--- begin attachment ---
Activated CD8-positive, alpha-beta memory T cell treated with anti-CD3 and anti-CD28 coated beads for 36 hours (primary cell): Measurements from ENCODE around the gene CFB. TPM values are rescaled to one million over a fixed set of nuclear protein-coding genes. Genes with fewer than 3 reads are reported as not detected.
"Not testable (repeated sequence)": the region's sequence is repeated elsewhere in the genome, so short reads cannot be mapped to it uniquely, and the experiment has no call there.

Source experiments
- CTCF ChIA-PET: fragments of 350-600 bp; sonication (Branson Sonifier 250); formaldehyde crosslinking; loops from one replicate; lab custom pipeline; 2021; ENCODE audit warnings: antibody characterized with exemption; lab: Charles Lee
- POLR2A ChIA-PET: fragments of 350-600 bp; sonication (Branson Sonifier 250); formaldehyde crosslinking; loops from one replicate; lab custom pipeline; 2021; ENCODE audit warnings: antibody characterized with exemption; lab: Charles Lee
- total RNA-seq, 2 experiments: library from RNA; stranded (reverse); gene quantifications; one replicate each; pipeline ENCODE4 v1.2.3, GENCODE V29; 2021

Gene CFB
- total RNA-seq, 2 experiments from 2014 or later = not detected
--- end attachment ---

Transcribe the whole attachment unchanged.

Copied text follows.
Activated CD8-positive, alpha-beta memory T cell treated with anti-CD3 and anti-CD28 coated beads for 36 hours (primary cell): Measurements from ENCODE around the gene CFB. TPM values are rescaled to one million over a fixed set of nuclear protein-coding genes. Genes with fewer than 3 reads are reported as not detected.
"Not testable (repeated sequence)": the region's sequence is repeated elsewhere in the genome, so short reads cannot be mapped to it uniquely, and the experiment has no call there.

Source experiments
- CTCF ChIA-PET: fragments of 350-600 bp; sonication (Branson Sonifier 250); formaldehyde crosslinking; loops from one replicate; lab custom pipeline; 2021; ENCODE audit warnings: antibody characterized with exemption; lab: Charles Lee
- POLR2A ChIA-PET: fragments of 350-600 bp; sonication (Branson Sonifier 250); formaldehyde crosslinking; loops from one replicate; lab custom pipeline; 2021; ENCODE audit warnings: antibody characterized with exemption; lab: Charles Lee
- total RNA-seq, 2 experiments: library from RNA; stranded (reverse); gene quantifications; one replicate each; pipeline ENCODE4 v1.2.3, GENCODE V29; 2021

Gene CFB
- total RNA-seq, 2 experiments from 2014 or later = not detected